Edit
Tim: Setting with a height gage is possible, and takes you back to simple right triangle trig, but you loose your reference point, which complicates things again.

Also just noticed that the bottom pin is not located on line with the pivot, so it's more complicated than 2sin(a/2), or "twice the sine of half the angle".

dp
08-06-2007, 11:23 PM
Hmm..

How isn't it a sine bar?

http://en.wikipedia.org/wiki/Law_of_sines

A sine bar (as I understand them) requires that one angle must always be 90 degrees. This tool has no imposed angle of 90 degrees. A ray between the pin centers forms a chord of a circle with a radius of the pin/hinge length, and where the hinge is the center, but because the pins are not infinitely small in diameter the math to determine the angle is more complex as Marv has stated.

If you measure the distance between the points opposite on the pins, you actually describe a ray that extends symmetrically beyond the circumference of a circle by one half pin diameter, and which forms a chord of a circle between the intercept points of the circumference and the pin center. Measuring the adjacent points of the pins as shown in the photos describes a ray that is shorter than the chord of the circle by the diameter of one pin.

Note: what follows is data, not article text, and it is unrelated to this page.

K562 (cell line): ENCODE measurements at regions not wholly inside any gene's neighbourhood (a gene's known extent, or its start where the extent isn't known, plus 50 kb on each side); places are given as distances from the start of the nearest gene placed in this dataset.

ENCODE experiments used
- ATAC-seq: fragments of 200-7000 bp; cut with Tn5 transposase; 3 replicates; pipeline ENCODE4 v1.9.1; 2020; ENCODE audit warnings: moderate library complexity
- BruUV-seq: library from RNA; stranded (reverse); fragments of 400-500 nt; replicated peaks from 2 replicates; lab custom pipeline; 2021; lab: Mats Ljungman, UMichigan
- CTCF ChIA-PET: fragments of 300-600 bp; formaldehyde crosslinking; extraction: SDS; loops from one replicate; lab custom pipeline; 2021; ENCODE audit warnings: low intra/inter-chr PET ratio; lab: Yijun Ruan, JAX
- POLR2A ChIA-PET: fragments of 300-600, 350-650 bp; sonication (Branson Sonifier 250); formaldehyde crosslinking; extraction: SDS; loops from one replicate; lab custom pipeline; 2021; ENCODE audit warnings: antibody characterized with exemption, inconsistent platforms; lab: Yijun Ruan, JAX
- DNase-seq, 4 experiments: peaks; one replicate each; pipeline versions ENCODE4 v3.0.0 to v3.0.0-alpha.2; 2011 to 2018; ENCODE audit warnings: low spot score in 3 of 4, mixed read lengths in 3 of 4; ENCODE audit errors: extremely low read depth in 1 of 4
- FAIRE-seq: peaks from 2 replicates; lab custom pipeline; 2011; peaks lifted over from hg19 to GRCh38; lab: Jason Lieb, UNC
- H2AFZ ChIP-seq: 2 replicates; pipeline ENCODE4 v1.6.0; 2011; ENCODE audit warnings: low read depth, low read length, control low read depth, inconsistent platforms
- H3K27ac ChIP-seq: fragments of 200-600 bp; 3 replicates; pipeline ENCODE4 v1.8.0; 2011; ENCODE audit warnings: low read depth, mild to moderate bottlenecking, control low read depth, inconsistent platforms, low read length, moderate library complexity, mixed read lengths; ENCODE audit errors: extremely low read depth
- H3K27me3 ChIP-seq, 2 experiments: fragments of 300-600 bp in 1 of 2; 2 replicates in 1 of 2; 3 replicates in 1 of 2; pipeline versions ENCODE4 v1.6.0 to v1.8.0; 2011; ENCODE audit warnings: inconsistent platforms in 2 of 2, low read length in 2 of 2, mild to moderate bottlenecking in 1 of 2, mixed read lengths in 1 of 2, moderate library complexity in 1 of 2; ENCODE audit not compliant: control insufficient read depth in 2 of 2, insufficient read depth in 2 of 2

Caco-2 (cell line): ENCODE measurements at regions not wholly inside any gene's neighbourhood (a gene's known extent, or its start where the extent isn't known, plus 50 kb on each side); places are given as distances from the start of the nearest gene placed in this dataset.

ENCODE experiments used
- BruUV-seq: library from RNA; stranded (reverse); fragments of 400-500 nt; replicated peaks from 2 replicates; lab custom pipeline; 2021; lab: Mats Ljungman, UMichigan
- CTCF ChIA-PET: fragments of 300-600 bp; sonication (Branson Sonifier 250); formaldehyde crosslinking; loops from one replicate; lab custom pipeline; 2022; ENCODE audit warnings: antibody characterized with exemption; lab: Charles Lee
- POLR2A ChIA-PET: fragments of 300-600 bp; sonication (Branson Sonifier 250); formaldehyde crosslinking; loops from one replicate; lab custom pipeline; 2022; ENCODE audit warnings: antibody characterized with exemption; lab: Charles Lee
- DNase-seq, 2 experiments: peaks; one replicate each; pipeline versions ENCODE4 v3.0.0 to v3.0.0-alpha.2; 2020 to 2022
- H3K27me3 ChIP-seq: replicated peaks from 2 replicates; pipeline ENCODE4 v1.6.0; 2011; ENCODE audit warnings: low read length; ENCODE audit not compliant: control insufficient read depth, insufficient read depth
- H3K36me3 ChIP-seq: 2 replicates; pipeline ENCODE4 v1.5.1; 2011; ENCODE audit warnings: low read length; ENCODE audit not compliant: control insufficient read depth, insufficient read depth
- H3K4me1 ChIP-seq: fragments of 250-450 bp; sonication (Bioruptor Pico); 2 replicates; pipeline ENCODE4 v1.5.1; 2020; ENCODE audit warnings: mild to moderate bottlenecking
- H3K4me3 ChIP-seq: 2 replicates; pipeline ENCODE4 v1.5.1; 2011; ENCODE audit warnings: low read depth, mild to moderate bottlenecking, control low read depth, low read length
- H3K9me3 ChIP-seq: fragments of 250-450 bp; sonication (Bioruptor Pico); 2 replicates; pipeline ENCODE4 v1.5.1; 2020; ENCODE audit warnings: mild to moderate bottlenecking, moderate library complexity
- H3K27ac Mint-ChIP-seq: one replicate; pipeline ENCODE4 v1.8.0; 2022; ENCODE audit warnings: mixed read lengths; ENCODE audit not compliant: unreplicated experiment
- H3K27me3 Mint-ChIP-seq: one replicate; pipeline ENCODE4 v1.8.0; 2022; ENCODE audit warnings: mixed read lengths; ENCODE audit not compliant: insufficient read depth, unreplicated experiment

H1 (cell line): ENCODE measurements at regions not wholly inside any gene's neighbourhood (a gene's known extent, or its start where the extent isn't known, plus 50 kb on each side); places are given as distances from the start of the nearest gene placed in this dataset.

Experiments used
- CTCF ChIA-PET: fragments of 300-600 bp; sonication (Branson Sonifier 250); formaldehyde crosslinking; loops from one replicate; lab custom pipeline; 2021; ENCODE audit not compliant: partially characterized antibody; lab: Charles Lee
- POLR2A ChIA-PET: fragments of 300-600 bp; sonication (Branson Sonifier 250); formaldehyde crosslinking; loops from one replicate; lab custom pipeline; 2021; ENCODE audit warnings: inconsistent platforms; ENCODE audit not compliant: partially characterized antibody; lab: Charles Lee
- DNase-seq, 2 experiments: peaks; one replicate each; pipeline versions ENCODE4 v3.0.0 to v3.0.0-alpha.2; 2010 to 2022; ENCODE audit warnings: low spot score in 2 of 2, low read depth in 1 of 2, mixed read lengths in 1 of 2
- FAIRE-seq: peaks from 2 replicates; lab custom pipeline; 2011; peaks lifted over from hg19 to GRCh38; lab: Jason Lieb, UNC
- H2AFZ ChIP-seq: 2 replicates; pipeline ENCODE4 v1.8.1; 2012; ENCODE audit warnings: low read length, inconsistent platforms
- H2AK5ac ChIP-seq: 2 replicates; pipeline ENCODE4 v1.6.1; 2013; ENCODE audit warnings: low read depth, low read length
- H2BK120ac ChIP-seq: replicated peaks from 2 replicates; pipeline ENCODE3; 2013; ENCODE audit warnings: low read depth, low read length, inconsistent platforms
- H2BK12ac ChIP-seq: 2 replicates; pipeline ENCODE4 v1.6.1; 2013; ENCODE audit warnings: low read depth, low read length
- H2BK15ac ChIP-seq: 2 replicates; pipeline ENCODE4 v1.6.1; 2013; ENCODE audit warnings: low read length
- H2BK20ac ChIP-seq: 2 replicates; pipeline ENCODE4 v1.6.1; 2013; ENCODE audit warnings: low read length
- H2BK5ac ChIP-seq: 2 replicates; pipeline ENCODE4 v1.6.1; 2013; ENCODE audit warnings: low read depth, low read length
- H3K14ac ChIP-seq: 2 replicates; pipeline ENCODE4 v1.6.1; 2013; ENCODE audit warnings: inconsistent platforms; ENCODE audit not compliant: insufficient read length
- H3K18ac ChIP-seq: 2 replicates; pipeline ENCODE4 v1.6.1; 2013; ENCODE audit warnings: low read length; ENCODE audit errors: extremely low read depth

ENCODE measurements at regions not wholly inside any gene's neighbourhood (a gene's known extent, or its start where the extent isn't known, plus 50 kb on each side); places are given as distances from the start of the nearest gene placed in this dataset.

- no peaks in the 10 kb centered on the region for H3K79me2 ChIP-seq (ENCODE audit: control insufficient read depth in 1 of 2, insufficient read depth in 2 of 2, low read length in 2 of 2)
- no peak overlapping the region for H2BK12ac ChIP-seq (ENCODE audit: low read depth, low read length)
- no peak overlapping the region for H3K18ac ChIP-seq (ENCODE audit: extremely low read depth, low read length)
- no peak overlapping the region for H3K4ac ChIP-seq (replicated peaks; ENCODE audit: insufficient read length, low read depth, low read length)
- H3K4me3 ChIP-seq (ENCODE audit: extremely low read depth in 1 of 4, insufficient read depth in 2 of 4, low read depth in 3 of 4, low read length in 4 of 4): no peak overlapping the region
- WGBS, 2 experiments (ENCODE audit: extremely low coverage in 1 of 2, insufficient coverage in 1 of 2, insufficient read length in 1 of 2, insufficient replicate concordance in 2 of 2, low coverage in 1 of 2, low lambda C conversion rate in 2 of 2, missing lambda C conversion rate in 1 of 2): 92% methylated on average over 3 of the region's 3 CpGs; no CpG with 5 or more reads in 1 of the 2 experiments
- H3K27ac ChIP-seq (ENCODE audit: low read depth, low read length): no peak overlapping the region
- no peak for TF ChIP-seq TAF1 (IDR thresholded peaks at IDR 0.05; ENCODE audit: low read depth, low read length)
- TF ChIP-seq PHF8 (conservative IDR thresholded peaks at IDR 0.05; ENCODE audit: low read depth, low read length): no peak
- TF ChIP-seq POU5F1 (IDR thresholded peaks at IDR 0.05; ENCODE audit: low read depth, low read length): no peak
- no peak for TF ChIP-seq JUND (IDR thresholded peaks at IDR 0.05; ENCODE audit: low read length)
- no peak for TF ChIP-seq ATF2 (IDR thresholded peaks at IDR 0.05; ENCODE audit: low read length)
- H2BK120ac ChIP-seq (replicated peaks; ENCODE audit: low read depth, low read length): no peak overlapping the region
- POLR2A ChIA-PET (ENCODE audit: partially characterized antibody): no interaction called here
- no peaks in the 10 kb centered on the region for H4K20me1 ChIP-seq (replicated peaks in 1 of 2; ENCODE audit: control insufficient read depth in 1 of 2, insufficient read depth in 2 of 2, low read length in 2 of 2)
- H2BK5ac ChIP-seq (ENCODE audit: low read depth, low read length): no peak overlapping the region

BadDog
08-06-2007, 11:27 PM
Yeah, looking at it more I'm realizing I missed several key points in my initial take on the complexity of calculation. Been a lot of years since I used anything but the basic trig right triangle stuff...

toastydeath
08-06-2007, 11:49 PM
The same equations are used to solve both right and scalene triangles, except in right triangles, you can use the simplified versions of the law of sines and law of cosines to do the work.

Which is why I keep coming back to this - it's a sine table, it just uses the unsimplified versions of the same equations to solve. Namely, the law of cosines can be used to directly give you the angle of the microsine fixture once you measure the distance between pin centers (which is implied in the use of the fixture):